While in your everyday life, you might be labeled as "disabled," you might not meet the IRS definition of disabled. So make sure this provision really applies to your situation before taking a distribution.

Payment to a Roth IRA Beneficiary

If you pass away prior to age 59 ½, assuming your account meets the 5 year rule, the beneficiary of your Roth IRA can withdraw the full balance of your account as a qualified distribution, meaning the full balance of your account is tax-free and penalty-free.

Or, if they so choose, your beneficiary can treat your Roth IRA as their own, which means for all intents and purposes, they replace you as the official account holder. However, please note that if your beneficiary chooses this option, he or she is now subject to the normal rules governing a Roth IRA.

That means they can?t decide a few years later to take a qualified distribution based on your death.

For instance, let's say you're 34 years old with $50,000 in your Roth IRA, and your spouse is your designated beneficiary. If you die, your spouse inherits your Roth IRA. In such a scenario, your spouse can choose one of two options...

1) Take a qualified distribution in the amount of $50,000.

2) Assume ownership of your Roth IRA.

In Scenario 1, your spouse receives the entire $50,000 tax-free and penalty-free.

In Scenario 2, your spouse obtains a Roth IRA with $50,000 in assets which continue to grow tax-free indefinitely. However, if your spouse attempts to withdraw funds prior to age 59 ½, then the withdrawal is treated as a non-qualified Roth IRA distribution, subject to applicable income taxes and a 10% early withdrawal penalty.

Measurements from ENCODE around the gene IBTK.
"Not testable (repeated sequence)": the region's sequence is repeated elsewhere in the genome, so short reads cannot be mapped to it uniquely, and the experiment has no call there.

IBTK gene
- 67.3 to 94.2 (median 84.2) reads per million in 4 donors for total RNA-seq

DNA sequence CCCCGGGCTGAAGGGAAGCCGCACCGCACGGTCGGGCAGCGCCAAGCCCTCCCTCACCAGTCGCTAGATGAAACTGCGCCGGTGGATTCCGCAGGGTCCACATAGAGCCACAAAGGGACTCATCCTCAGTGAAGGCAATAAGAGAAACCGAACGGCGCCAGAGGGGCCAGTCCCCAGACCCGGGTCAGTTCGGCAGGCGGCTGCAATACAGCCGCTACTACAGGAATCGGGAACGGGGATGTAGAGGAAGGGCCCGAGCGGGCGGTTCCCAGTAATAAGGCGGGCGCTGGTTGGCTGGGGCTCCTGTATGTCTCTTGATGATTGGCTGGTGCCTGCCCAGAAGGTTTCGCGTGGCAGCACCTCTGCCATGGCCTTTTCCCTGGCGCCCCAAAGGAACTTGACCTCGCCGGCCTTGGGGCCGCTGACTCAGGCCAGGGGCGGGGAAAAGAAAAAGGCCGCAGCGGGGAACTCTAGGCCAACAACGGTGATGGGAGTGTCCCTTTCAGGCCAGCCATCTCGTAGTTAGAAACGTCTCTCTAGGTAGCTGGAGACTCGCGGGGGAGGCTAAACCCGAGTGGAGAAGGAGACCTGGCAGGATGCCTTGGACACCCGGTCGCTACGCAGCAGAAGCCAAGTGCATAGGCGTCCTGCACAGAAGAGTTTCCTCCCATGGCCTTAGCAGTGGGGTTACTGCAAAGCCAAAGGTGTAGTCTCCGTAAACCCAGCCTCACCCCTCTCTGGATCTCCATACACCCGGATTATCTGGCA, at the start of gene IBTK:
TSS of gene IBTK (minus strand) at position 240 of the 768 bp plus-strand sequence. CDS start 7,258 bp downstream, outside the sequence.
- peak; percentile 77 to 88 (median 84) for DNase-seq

So be careful, once the second option is chosen, you can NOT go back and choose the first.

First Home Purchase Expenses

You can also take a qualified Roth IRA distribution of up to $10,000 (a lifetime limit) to pay for expenses related to a first home purchase. You can use this money to pay such expenses for yourself, your spouse, a child, a grandchild, or any direct descendants of your children.

The IRS considers you a first time home buyer if you maintain no ownership interest in a home for at least a two-year period ending on the date of acquisition of the home which you are buying, building, or rebuilding.

Keep in mind that if you're married and plan to take advantage of this distribution for yourself or your spouse, both you and your spouse must meet this requirement. However, if you're taking this distribution for your child, only your child (and spouse, if your child is married) must meet this requirement.

For example, let's say your daughter is buying her first home. After several years of saving, she's managed to accumulate a good-sized down payment for the transaction. However, after making the down payment, she doesn't have enough money left to pay $4,000 in closing costs.

In such a scenario, you can take a qualified Roth IRA distribution of $4,000, tax-free and penalty-free. Your daughter can pay her closing costs, and you maintain the flexibility to take future first home purchase qualified distributions of at least $6,000.


Qualified Roth IRA distributions are tax-free and penalty-free, while non-qualified distributions are not.

As such, it's a good idea to know what constitutes a qualified distribution, because those are obviously the most desirable types of distributions.

Generally speaking, you must meet the 5 year rule and one of the following...

  • Reach age 59 ½ or older
  • Meet the IRS definition of disabled
  • Pass away and leave the account to a beneficiary
  • Use the funds for expenses related to a first home purchase

Regardless of whether or not you meet any of the four criteria above, your distribution is NOT qualified unless your account also meets the 5 year requirement. To summarize, a qualified Roth IRA distribution is a two step process ? 1) meeting the 5 year rule, and 2) meeting one of the remaining requirements.

Remember those rules, and you never have to worry about unexpected taxes or penalties...